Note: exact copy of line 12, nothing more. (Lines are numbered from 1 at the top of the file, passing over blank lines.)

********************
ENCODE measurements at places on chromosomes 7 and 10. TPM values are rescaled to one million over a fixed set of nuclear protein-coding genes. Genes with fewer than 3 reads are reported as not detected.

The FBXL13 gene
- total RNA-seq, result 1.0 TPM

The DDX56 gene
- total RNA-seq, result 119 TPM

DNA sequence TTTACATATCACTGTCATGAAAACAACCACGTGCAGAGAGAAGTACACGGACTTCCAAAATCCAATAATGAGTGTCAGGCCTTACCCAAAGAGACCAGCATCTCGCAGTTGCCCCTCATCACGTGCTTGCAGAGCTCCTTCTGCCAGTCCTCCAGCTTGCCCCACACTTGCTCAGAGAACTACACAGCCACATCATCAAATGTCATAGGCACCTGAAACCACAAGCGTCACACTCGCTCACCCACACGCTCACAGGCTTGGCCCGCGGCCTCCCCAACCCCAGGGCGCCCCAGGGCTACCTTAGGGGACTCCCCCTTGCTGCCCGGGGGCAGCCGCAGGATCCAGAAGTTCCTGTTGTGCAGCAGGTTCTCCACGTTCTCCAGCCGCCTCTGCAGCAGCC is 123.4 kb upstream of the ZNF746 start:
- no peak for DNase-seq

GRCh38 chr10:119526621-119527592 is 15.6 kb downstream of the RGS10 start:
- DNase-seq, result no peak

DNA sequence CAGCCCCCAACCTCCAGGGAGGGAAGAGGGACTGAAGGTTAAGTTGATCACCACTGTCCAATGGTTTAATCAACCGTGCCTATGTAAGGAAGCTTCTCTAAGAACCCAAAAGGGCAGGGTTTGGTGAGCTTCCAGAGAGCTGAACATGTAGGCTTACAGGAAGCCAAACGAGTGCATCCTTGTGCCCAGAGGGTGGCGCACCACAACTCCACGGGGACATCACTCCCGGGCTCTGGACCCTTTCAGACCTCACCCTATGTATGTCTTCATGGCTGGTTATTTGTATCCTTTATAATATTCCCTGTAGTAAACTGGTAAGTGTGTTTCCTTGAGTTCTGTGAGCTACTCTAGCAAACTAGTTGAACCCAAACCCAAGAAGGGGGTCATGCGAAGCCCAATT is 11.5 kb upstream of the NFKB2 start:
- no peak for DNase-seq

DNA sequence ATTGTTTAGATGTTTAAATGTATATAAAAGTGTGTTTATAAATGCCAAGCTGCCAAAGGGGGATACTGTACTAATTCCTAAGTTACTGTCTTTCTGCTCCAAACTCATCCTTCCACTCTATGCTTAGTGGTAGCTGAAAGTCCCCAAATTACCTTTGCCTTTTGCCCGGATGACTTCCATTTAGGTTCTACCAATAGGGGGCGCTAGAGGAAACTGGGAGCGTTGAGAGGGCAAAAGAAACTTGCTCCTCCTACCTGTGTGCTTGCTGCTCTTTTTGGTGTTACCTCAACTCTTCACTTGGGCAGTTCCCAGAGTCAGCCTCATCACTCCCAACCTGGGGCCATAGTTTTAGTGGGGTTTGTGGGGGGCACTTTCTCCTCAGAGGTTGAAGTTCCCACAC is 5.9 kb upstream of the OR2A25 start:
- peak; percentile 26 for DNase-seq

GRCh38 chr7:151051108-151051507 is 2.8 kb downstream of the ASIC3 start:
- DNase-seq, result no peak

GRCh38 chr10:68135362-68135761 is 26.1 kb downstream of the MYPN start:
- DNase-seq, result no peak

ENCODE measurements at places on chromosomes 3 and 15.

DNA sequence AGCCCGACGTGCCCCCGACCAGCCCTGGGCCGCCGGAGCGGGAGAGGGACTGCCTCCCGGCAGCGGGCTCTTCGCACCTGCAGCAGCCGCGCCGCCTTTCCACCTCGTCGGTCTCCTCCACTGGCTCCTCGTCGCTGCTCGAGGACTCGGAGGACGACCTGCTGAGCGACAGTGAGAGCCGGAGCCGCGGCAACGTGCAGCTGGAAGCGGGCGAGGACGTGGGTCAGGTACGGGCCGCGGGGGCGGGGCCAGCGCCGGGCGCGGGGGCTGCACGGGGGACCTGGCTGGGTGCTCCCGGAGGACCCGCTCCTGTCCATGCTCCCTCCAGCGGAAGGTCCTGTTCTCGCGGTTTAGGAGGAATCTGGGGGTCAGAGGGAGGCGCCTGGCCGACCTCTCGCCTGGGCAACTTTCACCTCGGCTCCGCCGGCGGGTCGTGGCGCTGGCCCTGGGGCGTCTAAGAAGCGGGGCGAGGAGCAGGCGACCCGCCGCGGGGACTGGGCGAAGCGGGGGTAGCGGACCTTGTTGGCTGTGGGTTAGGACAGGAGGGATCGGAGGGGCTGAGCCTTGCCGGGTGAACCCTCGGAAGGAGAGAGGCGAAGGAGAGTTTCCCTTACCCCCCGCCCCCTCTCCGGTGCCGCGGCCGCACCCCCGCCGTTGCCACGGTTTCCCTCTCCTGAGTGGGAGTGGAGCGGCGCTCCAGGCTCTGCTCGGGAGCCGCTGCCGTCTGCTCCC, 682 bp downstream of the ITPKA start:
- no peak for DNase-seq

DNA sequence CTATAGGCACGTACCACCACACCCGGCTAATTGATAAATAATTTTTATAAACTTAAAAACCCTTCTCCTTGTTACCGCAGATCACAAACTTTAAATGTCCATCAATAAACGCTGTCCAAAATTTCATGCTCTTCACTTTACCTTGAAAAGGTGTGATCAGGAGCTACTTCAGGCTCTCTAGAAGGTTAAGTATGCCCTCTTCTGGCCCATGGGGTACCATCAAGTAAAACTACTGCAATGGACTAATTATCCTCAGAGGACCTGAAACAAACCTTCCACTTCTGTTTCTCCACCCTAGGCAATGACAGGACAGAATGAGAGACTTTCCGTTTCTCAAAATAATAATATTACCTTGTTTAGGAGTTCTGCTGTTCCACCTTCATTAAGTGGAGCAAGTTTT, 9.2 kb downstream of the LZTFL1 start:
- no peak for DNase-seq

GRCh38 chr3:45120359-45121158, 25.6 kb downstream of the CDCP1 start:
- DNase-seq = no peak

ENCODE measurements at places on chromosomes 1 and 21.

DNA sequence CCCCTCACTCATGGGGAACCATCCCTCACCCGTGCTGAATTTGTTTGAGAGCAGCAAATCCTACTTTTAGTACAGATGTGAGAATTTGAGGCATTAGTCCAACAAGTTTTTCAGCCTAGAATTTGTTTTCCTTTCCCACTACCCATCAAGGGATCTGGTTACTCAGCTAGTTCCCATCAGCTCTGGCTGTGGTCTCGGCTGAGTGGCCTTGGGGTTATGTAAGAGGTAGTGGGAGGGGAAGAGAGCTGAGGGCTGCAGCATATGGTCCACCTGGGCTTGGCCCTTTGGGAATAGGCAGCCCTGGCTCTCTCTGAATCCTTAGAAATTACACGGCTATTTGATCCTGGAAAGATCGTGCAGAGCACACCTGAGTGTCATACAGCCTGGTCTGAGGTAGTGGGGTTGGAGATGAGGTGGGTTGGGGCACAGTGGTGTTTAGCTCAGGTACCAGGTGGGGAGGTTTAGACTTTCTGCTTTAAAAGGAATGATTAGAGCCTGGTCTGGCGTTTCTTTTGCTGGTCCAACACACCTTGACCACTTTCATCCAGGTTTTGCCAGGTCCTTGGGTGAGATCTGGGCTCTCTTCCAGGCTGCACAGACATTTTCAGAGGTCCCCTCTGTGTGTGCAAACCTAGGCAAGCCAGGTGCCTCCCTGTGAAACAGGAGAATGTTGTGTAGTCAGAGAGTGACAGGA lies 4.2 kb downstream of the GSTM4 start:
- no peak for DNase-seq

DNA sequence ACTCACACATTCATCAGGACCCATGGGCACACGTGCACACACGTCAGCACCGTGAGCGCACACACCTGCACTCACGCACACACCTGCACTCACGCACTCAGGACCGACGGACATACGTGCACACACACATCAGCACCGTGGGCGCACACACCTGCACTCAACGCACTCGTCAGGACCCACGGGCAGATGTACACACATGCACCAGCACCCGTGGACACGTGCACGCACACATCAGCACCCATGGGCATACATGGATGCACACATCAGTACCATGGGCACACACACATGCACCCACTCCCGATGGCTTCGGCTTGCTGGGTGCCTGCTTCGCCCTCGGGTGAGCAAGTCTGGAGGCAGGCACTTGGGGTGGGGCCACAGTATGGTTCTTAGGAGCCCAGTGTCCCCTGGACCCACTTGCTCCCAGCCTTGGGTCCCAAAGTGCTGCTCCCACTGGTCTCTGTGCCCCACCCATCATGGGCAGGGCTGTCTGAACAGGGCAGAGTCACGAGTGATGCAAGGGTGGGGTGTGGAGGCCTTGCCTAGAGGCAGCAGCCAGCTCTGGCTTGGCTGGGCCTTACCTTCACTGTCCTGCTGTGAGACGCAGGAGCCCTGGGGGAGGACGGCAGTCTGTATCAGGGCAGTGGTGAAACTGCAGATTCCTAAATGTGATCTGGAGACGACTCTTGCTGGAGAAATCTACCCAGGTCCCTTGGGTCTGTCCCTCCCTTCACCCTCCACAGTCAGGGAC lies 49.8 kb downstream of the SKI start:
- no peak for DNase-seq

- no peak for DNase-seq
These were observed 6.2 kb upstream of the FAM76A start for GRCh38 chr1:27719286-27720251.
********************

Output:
DNA sequence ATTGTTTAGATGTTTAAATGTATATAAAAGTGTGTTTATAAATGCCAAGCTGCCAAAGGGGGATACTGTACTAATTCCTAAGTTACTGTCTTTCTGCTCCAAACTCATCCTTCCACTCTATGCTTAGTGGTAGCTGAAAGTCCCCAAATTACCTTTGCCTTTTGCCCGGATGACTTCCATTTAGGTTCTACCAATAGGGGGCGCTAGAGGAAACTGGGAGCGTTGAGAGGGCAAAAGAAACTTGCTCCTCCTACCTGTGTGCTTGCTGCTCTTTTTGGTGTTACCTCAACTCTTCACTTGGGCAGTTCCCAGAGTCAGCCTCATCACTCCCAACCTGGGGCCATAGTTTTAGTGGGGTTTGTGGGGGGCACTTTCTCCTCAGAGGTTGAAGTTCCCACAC is 5.9 kb upstream of the OR2A25 start: